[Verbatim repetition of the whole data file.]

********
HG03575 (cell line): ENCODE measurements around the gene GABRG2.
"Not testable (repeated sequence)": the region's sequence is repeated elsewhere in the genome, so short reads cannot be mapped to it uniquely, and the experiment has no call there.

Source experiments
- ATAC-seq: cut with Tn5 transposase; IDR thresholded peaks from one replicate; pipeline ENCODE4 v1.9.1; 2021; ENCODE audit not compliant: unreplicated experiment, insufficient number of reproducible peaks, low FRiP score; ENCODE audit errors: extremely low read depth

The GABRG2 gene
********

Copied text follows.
HG03575 (cell line): ENCODE measurements around the gene GABRG2.
"Not testable (repeated sequence)": the region's sequence is repeated elsewhere in the genome, so short reads cannot be mapped to it uniquely, and the experiment has no call there.

Source experiments
- ATAC-seq: cut with Tn5 transposase; IDR thresholded peaks from one replicate; pipeline ENCODE4 v1.9.1; 2021; ENCODE audit not compliant: unreplicated experiment, insufficient number of reproducible peaks, low FRiP score; ENCODE audit errors: extremely low read depth

The GABRG2 gene